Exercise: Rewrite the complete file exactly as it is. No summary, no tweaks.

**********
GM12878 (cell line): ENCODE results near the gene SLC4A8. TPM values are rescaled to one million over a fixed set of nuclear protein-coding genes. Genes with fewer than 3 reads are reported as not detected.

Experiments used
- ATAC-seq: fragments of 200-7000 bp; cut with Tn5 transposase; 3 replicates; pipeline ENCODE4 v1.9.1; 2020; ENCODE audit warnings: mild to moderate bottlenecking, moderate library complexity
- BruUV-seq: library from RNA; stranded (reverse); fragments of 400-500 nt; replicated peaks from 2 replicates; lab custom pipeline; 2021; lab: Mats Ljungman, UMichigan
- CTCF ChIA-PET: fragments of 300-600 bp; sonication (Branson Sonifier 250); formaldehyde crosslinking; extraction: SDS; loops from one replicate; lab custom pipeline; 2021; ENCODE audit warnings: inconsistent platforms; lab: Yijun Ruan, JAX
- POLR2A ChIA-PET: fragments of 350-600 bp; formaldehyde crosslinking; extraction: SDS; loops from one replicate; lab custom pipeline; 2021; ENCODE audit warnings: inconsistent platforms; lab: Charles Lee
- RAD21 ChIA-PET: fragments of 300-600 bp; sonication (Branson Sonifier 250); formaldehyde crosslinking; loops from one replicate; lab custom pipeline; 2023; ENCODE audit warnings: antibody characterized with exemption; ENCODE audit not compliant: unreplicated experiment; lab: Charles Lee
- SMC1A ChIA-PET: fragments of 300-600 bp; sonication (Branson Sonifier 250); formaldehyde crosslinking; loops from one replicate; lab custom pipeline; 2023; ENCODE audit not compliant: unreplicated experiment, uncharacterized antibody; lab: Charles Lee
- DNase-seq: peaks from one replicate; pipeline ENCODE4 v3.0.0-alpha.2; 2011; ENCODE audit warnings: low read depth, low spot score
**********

GM12878 (cell line): ENCODE results near the gene SLC4A8. TPM values are rescaled to one million over a fixed set of nuclear protein-coding genes. Genes with fewer than 3 reads are reported as not detected.

Experiments used
- ATAC-seq: fragments of 200-7000 bp; cut with Tn5 transposase; 3 replicates; pipeline ENCODE4 v1.9.1; 2020; ENCODE audit warnings: mild to moderate bottlenecking, moderate library complexity
- BruUV-seq: library from RNA; stranded (reverse); fragments of 400-500 nt; replicated peaks from 2 replicates; lab custom pipeline; 2021; lab: Mats Ljungman, UMichigan
- CTCF ChIA-PET: fragments of 300-600 bp; sonication (Branson Sonifier 250); formaldehyde crosslinking; extraction: SDS; loops from one replicate; lab custom pipeline; 2021; ENCODE audit warnings: inconsistent platforms; lab: Yijun Ruan, JAX
- POLR2A ChIA-PET: fragments of 350-600 bp; formaldehyde crosslinking; extraction: SDS; loops from one replicate; lab custom pipeline; 2021; ENCODE audit warnings: inconsistent platforms; lab: Charles Lee
- RAD21 ChIA-PET: fragments of 300-600 bp; sonication (Branson Sonifier 250); formaldehyde crosslinking; loops from one replicate; lab custom pipeline; 2023; ENCODE audit warnings: antibody characterized with exemption; ENCODE audit not compliant: unreplicated experiment; lab: Charles Lee
- SMC1A ChIA-PET: fragments of 300-600 bp; sonication (Branson Sonifier 250); formaldehyde crosslinking; loops from one replicate; lab custom pipeline; 2023; ENCODE audit not compliant: unreplicated experiment, uncharacterized antibody; lab: Charles Lee
- DNase-seq: peaks from one replicate; pipeline ENCODE4 v3.0.0-alpha.2; 2011; ENCODE audit warnings: low read depth, low spot score